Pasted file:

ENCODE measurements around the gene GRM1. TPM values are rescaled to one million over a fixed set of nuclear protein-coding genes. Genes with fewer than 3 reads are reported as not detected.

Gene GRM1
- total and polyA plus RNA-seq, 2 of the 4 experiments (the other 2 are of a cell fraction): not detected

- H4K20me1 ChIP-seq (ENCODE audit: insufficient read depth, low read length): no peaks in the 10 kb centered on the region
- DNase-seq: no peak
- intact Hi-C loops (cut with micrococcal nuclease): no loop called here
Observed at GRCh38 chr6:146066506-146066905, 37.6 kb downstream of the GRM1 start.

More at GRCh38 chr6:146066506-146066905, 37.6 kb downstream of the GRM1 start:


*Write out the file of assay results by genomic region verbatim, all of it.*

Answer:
ENCODE measurements around the gene GRM1. TPM values are rescaled to one million over a fixed set of nuclear protein-coding genes. Genes with fewer than 3 reads are reported as not detected.

Gene GRM1
- total and polyA plus RNA-seq, 2 of the 4 experiments (the other 2 are of a cell fraction): not detected

- H4K20me1 ChIP-seq (ENCODE audit: insufficient read depth, low read length): no peaks in the 10 kb centered on the region
- DNase-seq: no peak
- intact Hi-C loops (cut with micrococcal nuclease): no loop called here
Observed at GRCh38 chr6:146066506-146066905, 37.6 kb downstream of the GRM1 start.

More at GRCh38 chr6:146066506-146066905, 37.6 kb downstream of the GRM1 start: